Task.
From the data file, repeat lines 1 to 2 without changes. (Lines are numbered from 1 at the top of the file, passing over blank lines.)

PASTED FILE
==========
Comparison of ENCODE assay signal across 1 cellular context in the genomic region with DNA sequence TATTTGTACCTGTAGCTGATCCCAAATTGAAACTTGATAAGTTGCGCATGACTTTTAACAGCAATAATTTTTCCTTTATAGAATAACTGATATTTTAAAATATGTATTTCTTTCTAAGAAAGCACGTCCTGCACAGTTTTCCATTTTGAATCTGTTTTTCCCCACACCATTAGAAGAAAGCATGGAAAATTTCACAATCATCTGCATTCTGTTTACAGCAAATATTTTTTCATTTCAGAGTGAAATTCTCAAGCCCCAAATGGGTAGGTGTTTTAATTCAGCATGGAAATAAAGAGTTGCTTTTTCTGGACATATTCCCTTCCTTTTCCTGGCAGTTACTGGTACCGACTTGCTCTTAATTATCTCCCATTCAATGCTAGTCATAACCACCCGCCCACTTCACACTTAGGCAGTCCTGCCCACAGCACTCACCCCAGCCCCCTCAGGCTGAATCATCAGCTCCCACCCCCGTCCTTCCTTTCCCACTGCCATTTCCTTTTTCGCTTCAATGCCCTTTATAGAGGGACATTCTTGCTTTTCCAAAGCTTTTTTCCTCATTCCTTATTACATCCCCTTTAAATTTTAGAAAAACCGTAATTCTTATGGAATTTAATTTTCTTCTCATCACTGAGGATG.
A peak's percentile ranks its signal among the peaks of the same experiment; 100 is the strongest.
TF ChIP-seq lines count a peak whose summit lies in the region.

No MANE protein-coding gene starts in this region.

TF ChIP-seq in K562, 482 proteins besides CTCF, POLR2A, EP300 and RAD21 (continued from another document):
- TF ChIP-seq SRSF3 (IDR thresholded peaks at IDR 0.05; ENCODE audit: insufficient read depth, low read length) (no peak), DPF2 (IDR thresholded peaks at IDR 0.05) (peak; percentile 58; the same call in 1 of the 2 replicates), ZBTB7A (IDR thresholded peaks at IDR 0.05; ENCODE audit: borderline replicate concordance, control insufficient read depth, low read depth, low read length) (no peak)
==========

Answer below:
Comparison of ENCODE assay signal across 1 cellular context in the genomic region with DNA sequence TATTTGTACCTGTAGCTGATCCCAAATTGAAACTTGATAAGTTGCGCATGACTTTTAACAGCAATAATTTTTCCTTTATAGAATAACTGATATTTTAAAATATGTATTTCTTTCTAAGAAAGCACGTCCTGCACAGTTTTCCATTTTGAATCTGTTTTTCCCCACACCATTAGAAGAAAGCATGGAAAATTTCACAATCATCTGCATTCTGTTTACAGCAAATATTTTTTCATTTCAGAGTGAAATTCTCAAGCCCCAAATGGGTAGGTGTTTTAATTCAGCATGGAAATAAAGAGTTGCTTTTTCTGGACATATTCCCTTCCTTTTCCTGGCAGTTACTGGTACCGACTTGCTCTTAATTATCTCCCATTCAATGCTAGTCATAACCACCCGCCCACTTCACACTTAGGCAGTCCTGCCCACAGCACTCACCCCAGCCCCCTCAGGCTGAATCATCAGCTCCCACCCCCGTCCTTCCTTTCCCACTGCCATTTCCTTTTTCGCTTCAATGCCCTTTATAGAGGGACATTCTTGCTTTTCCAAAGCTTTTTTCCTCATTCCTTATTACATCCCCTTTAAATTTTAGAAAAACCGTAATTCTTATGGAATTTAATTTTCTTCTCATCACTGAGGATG.
A peak's percentile ranks its signal among the peaks of the same experiment; 100 is the strongest.